# 4coder 4.0.18: Pushed to the Limit

Hey everyone!

The newest version of 4coder, 4.0.18, will be the first to feature full unicode support. As of today I have all of the unicode features working that I want for the build. 4coder now translates UTF8 into codepoints, and the font system supports rendering all the codepoints provided by a font. I restructured the font system so that now users can drop .ttf files into the new font folder and 4coder will load them at launch. It looks like everything will be ready to ship in just a few days, once I finish doing a few details here and there.

4coder 4.0.X gets pushed to the limit
I first announced that I was going to begin working on line wrapping and unicode support back in September 2016 . I did not fully explain why I saw those two features as related, because I was not sure if my vision for the system was actually going to work, and I wanted to wait until I had really seen everything up close first.

Back then I started to suspect that I would need a dramatic change in the way buffer coordinates and layout are handled to keep the system maintainable. But I know that sometimes doing the big dramatic change is overkill. Sometimes it is actually possible to get everything to fit together nicely by just typing it in and following the rules of the system that are already there.

So since September, six months ago, I've been working on code wrapping and unicode support. To fit those features into the 'complexity budget' I had to buy back some of the complexity I spent in related details of the systems. Improve the syntax and semantics of the buffer streaming over here and now have the code wrapping system use two parallel buffer streams over there. Stop doing incremental updates to this piece of meta data in this situation here and now generalize the meta data measurement system over there. Ultimately it was a six month project to confirm that the rules of the old system just aren't powerful enough to keep the complexity down and the performance up.

In 4.0.18 I have TRIED to keep performance up. And, I think, I mostly succeeded... actually line insertion in big code files feels a little bit squishy on my new Windows 10 laptop. But a lot of things feel squishy on there to me, even 4coder 4.0.17, so it's hard to be sure. Either way I have definitely blown past the complexity budget in this version, and so I think this is the end of the line for 4.0.X.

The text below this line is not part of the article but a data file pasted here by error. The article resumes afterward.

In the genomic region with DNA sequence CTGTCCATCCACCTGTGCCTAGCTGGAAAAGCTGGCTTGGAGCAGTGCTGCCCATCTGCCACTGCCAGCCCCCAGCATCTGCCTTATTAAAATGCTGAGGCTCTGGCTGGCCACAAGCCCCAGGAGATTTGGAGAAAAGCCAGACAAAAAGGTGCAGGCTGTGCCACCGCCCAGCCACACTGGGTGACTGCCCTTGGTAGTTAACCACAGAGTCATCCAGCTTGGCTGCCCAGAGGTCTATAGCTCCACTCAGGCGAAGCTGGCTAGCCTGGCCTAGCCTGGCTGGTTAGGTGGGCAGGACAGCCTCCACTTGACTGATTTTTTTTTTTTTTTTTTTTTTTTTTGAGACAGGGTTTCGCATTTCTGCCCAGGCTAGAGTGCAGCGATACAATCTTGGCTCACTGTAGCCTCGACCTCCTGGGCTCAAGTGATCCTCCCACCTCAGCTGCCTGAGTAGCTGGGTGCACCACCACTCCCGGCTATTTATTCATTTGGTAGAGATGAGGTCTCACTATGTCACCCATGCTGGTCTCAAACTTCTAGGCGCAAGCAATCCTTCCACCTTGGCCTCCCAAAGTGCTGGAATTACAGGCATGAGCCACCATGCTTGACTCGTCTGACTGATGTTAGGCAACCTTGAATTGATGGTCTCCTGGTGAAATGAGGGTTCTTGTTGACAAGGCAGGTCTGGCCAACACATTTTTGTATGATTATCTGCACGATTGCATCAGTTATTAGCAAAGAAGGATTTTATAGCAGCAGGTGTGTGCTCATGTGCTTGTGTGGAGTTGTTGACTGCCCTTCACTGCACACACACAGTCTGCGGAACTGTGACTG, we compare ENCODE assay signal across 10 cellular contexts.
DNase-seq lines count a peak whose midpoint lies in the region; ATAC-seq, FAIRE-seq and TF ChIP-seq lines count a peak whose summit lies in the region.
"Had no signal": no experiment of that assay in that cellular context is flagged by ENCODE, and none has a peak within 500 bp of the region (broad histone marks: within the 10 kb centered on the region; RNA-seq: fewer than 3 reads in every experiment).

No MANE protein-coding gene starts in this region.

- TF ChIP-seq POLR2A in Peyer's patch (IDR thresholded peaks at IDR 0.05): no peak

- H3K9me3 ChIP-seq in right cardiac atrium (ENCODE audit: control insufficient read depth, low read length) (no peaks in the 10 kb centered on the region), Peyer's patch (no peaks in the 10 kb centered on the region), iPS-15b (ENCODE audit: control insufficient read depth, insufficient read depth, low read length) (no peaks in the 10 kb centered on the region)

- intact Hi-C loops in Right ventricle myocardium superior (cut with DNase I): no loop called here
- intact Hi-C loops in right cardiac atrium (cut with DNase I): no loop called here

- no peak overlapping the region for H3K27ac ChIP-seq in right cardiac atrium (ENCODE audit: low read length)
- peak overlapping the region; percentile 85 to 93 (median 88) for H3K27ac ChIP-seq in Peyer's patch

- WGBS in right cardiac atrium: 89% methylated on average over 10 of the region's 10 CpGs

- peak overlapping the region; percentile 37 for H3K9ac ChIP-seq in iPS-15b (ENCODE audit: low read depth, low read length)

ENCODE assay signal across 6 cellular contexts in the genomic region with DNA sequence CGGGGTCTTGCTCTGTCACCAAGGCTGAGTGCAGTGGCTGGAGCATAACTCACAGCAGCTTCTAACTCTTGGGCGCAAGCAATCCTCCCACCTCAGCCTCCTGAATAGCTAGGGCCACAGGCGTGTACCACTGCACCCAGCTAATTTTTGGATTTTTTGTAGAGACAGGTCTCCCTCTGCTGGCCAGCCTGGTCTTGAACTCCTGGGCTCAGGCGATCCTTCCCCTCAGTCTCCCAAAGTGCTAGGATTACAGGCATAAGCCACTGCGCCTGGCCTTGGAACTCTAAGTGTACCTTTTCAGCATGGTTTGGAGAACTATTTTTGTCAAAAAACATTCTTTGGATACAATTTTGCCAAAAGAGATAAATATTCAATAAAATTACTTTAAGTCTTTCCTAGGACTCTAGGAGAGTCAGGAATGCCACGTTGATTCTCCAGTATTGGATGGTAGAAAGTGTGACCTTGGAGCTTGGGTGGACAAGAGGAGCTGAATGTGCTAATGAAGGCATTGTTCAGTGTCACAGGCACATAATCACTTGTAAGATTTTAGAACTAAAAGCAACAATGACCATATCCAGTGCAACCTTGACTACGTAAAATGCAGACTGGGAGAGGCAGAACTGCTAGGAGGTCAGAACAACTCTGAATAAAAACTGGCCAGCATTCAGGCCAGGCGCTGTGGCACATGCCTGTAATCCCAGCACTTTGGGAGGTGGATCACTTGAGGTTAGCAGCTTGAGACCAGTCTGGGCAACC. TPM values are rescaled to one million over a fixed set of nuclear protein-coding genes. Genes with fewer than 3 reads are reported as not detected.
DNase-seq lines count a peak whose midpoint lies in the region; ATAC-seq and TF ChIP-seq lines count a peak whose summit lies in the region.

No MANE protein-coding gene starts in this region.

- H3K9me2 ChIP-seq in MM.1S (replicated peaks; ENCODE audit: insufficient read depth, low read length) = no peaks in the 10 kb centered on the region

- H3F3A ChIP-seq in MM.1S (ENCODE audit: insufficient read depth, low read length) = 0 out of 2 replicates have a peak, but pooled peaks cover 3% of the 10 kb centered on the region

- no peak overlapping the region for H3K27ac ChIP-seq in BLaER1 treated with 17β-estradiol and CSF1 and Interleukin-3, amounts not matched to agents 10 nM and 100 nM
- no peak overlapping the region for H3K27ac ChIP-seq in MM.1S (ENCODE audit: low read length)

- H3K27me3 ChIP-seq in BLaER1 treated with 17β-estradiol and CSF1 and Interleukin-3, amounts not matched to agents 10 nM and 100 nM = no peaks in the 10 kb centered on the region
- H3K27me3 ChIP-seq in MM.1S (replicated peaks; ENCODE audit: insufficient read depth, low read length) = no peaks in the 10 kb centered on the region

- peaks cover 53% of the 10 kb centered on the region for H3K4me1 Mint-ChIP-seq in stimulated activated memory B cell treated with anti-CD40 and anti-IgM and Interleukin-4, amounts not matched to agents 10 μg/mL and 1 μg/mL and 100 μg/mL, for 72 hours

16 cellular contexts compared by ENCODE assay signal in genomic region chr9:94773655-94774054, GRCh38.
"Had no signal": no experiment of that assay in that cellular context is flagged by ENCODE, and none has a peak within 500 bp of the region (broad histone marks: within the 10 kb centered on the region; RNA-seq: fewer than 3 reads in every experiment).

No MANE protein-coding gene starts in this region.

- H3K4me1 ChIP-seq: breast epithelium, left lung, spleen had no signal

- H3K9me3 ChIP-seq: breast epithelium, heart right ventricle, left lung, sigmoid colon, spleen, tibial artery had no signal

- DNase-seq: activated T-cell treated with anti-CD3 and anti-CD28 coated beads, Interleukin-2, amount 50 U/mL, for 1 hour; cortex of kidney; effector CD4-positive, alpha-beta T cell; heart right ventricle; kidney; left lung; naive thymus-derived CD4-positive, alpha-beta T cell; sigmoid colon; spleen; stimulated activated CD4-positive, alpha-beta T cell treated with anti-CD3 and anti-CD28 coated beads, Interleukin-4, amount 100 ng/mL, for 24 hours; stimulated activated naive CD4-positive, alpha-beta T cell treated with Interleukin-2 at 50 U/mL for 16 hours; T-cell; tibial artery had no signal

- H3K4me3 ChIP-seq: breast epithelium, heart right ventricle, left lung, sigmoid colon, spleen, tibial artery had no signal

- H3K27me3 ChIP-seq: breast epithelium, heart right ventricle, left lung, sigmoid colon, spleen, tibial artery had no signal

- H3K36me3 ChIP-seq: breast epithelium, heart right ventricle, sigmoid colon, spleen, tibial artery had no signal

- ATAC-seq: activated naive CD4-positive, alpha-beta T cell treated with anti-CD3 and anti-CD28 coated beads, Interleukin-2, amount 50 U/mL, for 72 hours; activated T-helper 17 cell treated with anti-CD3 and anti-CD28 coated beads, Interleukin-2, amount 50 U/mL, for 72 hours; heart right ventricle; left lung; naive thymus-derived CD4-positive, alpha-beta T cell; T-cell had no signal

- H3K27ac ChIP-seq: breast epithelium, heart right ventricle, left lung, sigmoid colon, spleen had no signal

A little background
First, any text editor will have to use some sort of data structure for the actual text in the buffer. Here are a few of the options:

Flat Array - You just store your text in a contiguous block, to insert you shift characters over and copy new characters in, to delete you shift characters the other direction.

Gap Buffer - Store the text in two contiguous blocks, with a gap of memory in between. When insertions happen first move some text from one side of the gap to the other, then insert into the gap. To delete move the text specified for deletion to the edge of the gap, then shrink the size variable on the appropriate text block to indicate that the text is gone.

Fixed Width Gap Buffer - This idea was brought to my attention by Martin Cohen who is implementing Hale. Here the buffer is split into n gap buffers, with each gap buffer having the same size. To do inserts and deletes you often just apply the gap buffer rule to one of the gap buffers, occasionally you have create new fixed width gap buffers and copy content into them. Under the right conditions it is actually possible to get edits down to O(1) time.

Ropes - Store a lot of separate strings as the leaves of a binary tree. Edits involve splitting strings into two nodes rearranging the tree and discarding nodes or inserting some new nodes. This strucutre is pretty tough to get working, and even tougher to optimize, but if handled properly it can 'magic' a lot of operations down to being almost free by just inserting a node somewhere.

Back in November of 2015 I implemented each of these and the primary driving concern in 2016 (besides supporting Linux) was repositioning 4coder so that I could switch it off of a flat array and onto a gap buffer. I chose the gap buffer because it required the least sophisticated optimizations to achieve very good performance. Both FWGBs and Ropes could have achieved better performace if I did some sophisticated optimizations for them. But their base complexity + the complexity of the sophisticated optimizations was many times greater than the complexity of the gap buffer.

It is unfortunate that the flat array was so much slower than the gap buffer. Even the gap buffer has the disadvantage that the text is not contiguous. This becomes a problem because a lot of operations want to loop over the buffer and look forward and backward through the buffer, and in a contiguous array it is trivial to use arbitrary access patterns. For instance, the first lexer I wrote assumed it could look forward and backward through the text and do arbitrarily complex control flow, with ifs and loops and incrementing and decrementing the 'i' variable for the loop. Any buffer data structure other than a flat array puts the text into two or more places, so a simple for loop does not work and arbitrary access is gets expensive quickly.

One way to fix this is just to write a little routine that takes the place of indexing into the array:
 1 char buffer_index(Buffer *buffer, int i); 

This way everything is semantically identical. You can still write a simple for loop, and wherever you were reading from the array you just call the indexing function instead. Choosing this option means choosing lower complexity in exchange for losing a little bit of speed.